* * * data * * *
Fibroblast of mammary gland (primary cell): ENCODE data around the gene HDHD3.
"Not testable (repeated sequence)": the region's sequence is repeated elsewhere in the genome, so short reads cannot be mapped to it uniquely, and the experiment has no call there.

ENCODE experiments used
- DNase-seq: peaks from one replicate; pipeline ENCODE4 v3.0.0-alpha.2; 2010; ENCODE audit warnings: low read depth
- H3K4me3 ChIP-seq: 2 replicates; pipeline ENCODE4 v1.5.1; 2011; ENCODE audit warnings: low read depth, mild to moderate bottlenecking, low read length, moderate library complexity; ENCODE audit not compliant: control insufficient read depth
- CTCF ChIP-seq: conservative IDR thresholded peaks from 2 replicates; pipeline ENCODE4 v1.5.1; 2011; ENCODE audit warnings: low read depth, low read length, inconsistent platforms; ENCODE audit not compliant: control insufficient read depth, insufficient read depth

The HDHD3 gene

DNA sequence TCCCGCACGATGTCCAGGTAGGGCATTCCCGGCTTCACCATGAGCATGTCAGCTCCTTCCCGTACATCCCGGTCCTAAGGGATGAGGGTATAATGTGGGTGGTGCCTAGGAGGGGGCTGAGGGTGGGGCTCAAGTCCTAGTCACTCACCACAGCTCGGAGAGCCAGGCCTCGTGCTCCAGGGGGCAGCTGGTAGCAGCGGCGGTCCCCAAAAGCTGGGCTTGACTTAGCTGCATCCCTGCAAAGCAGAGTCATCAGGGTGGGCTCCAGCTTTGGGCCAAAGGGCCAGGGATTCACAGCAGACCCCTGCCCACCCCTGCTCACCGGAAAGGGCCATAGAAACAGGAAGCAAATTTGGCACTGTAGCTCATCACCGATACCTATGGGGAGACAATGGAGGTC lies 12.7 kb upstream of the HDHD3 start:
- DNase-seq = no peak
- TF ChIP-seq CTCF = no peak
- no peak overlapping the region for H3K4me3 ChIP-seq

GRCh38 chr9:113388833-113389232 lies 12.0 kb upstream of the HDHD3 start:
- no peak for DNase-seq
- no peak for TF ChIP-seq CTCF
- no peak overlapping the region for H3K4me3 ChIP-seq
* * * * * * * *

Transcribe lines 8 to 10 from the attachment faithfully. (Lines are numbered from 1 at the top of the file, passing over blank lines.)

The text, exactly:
DNA sequence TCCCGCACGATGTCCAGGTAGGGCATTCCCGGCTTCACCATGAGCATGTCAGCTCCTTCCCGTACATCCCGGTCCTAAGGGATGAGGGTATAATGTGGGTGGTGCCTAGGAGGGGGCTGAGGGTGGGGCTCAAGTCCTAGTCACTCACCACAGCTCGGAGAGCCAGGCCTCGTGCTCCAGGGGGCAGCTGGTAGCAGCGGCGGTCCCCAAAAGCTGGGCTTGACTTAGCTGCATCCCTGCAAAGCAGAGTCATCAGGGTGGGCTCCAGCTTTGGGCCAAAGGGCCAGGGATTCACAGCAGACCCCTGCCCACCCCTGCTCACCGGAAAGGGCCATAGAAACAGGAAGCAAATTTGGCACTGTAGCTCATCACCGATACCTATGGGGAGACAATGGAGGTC lies 12.7 kb upstream of the HDHD3 start:
- DNase-seq = no peak
- TF ChIP-seq CTCF = no peak